A ribat is an Arabic word used to refer to an ancient fortification that was built to house military volunteers who were taking part in the Muslim conquest of the North Africa region. These volunteers were referred to as murabitun. The importance of the ribats extended beyond the purpose of a mere fortification and was used as commercial routes. Ribats were also vital in protecting the isolated Muslim communities in areas that they were built. The first ribat was constructed in the 8th century and became an important structure for Muslim volunteers who offered to defend Islam in jihad. The ribat goes by different names in different places in the Middle East. For example, it is also known as Khanqah in Iran and known as tekke in Turkey. Initially, the name ribat was a classical name or title used to refer to the guard on duty at the frontier post who was charged with defending the dar al Islam (territory of Islam). Today, the term ribat has a wide application and has been used by various groups including militant groups such as Islamic State and al-Qaida.
Origin and Significance of Ribats
The ribats were initially built to offer protection and act as a fortress for Muslims who lived in isolated regions and who had volunteered to take part in jihad. For voyagers and travelers along the many routes across the deserted regions, it was a hostel and a place to relax. Ancient mystics also preferred to live in these structures. Those who converged in the ribats developed a brotherhood that blossomed into a tradition that gave birth to Sufi mysticism. Sufism is often referred to as the inward form of mysticism within Islam in terms of ritual practices, values, and doctrines. The ribats were crucial to the spread of Islam in North Africa, across the Sahara desert, and in many parts of West Africa. Ribats became homes for religious teachers who helped spread Islam. These religious teachers were known as marabouts.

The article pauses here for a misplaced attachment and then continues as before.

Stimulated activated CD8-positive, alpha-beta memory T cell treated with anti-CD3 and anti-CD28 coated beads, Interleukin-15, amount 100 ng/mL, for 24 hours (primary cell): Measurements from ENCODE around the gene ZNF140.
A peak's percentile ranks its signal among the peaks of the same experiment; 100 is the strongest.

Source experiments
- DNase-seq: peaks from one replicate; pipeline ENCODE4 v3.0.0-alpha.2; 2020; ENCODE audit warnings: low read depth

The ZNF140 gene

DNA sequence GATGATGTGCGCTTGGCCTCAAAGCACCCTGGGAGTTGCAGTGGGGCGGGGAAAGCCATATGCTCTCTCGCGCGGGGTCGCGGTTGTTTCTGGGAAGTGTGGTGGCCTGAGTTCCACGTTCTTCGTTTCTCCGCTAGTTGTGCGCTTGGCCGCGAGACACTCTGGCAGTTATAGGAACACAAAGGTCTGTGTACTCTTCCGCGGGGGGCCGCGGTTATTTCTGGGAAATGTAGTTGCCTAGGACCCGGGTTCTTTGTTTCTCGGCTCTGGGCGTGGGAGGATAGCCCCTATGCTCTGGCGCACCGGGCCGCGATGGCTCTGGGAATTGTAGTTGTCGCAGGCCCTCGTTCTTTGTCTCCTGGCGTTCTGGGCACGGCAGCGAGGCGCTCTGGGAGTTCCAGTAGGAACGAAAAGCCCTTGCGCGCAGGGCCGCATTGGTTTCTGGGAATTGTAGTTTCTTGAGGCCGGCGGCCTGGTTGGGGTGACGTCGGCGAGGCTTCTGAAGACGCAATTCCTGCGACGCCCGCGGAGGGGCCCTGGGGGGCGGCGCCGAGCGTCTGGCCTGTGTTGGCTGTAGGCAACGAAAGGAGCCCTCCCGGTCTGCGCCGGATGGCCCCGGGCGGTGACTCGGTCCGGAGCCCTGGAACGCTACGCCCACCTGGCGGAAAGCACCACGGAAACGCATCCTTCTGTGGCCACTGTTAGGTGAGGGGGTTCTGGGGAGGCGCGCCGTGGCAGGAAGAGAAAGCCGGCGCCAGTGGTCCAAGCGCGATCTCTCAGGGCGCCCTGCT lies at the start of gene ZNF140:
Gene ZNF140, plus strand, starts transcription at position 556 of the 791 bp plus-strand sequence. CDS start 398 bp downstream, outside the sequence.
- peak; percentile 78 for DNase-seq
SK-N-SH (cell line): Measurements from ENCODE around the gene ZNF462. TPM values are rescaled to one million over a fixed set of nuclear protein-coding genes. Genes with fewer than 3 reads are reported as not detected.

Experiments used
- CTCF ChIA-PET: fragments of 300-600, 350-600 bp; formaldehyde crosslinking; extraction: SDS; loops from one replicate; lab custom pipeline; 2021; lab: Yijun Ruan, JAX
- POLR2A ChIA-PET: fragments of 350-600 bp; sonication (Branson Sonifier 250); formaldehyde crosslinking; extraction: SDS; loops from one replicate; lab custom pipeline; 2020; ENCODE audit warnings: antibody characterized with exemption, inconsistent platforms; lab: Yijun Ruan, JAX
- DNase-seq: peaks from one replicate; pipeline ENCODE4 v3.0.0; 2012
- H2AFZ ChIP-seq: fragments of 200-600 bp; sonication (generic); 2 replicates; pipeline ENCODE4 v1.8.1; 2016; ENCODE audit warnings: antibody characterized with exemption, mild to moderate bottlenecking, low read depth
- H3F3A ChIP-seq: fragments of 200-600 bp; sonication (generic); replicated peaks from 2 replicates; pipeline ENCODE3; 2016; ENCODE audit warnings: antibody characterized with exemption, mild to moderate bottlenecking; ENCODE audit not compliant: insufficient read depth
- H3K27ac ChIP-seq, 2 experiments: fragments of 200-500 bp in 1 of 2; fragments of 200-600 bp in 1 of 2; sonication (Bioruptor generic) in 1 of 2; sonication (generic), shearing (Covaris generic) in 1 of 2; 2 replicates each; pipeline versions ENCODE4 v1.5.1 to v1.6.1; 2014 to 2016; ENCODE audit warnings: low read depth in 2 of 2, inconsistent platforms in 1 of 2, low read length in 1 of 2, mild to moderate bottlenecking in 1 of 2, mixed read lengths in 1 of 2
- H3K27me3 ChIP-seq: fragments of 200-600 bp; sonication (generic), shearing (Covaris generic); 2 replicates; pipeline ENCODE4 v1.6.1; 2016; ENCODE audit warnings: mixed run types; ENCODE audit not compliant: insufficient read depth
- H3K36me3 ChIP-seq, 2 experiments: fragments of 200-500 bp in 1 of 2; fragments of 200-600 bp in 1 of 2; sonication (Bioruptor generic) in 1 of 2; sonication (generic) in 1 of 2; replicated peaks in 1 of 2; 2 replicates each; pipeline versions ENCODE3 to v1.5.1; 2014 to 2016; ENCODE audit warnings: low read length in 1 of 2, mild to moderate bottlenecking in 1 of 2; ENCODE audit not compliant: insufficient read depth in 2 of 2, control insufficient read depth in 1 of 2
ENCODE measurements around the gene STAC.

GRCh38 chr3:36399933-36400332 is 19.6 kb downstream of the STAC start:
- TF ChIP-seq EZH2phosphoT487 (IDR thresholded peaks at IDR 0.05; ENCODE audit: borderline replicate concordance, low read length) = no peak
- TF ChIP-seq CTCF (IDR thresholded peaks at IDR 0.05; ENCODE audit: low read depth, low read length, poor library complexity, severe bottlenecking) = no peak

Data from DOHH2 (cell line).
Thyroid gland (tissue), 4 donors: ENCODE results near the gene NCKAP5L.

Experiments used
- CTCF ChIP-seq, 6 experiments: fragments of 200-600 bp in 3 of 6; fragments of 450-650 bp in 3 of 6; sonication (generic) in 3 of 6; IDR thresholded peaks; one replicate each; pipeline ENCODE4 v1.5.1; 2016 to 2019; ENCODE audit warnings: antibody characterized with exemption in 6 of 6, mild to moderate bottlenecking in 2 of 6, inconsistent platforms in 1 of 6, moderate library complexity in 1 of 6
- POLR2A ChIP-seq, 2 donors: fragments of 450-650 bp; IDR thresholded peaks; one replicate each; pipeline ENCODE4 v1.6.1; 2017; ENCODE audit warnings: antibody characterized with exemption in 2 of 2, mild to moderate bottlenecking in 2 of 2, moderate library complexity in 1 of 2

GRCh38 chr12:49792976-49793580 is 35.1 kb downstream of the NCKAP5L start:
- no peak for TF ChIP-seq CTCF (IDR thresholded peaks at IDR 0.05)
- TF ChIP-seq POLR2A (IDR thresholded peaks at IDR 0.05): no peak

Architecture of Ribats
Ribats were important in the spread of Islam to many areas in North Africa and central Asia. Some of the earliest and most important ribats are still intact and include the Rabati Malik built in 1068 and Ribat-i-Sharaf which was built in the 12th century. These were built in a square shape with elongated rooms in the shape of a vault along the walls. They had a monumental portal and a courtyard. Large ribats had a mosque within its walls. A ribat was built to serve many purposes and had living rooms, storehouses and numerous rooms for other provisions. The most prominent feature of a ribat was the watchtower for monitoring the surrounding and signaling in the event of an invasion. A typical ribat had about four to eight watchtowers.
The original purpose of a ribat was to house soldiers and volunteers who participated in jihad. As time progressed, their purpose was turned to a more peaceful use with the introduction of Sufism. The Sufi fraternity used the ribats to congregate and share ideas. Hence, ribats became institutionalized as a result of the blossoming brotherhood of Sufism. Many people could visit to learn from the Shaykha (Sheikh) who resided in the ribat.